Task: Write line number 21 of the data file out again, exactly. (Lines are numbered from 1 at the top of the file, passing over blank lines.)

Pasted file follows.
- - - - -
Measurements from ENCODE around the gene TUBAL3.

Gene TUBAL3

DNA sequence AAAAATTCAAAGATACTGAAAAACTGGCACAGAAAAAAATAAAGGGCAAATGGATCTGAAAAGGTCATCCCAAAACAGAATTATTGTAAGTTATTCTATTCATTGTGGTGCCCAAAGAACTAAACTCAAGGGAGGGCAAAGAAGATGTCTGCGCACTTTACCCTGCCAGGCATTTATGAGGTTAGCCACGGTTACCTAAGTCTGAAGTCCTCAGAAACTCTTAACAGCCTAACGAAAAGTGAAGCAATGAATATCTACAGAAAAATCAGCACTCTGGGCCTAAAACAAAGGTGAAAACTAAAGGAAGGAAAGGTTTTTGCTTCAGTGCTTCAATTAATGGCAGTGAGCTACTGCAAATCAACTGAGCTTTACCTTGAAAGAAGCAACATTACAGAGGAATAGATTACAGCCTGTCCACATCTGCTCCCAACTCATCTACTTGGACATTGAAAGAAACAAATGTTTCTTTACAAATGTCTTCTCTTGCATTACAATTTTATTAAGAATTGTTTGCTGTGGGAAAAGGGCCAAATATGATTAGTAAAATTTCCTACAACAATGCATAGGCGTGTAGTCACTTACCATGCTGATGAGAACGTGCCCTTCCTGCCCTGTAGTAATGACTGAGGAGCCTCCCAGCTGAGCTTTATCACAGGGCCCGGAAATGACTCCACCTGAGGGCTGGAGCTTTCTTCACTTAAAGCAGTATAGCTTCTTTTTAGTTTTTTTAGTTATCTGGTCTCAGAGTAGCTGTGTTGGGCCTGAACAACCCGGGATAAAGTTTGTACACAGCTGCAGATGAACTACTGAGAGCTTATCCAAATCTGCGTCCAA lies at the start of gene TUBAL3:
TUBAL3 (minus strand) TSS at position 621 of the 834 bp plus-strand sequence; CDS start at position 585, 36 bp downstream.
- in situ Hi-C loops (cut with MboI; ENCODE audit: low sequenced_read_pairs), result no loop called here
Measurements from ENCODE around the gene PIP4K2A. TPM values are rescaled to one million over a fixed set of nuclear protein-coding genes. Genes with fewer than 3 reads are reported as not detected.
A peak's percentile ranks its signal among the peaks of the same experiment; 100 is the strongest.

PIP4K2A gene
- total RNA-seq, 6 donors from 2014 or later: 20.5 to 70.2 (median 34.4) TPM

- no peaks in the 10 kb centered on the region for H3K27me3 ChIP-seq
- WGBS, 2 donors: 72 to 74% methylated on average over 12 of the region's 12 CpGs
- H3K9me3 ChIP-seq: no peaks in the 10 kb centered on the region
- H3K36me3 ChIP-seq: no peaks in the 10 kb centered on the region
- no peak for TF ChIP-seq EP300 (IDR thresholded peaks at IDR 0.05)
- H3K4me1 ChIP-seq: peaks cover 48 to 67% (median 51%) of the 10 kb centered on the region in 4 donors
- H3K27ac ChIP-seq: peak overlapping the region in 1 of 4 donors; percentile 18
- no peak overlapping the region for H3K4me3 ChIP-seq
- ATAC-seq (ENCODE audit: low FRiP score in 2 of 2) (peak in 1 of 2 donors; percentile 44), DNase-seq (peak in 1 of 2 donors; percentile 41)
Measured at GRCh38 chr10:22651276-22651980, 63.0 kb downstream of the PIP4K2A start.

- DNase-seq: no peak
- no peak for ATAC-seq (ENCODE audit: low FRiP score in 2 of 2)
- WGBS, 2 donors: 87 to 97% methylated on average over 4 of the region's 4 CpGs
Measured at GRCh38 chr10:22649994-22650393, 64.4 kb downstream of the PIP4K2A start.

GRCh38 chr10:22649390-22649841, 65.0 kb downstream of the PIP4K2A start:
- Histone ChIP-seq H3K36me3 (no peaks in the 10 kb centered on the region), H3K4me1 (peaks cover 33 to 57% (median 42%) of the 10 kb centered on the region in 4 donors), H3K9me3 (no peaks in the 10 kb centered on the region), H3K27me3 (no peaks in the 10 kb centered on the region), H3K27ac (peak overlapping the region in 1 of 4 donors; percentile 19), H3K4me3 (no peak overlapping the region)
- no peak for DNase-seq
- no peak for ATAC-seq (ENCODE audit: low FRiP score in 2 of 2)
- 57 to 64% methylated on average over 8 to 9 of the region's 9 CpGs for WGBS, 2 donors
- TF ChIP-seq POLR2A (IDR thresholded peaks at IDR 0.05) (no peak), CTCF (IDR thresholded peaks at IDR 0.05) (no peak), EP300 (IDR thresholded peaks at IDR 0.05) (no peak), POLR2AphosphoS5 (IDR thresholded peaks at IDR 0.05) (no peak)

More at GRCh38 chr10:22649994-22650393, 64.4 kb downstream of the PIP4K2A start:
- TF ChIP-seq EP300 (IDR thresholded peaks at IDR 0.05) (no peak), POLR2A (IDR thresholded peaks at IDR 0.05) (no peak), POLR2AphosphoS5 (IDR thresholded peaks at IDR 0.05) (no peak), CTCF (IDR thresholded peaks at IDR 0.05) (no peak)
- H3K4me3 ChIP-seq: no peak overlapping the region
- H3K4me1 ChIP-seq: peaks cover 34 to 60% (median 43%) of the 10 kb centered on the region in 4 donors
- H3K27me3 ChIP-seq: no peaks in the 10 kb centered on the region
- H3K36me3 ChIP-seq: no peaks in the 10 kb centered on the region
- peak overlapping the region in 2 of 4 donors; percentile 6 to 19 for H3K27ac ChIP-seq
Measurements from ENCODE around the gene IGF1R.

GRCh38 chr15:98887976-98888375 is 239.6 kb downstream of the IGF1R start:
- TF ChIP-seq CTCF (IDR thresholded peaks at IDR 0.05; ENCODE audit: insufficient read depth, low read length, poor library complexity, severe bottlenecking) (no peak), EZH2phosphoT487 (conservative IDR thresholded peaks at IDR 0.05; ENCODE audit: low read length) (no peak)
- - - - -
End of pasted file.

- no peak for ATAC-seq (ENCODE audit: low FRiP score in 2 of 2)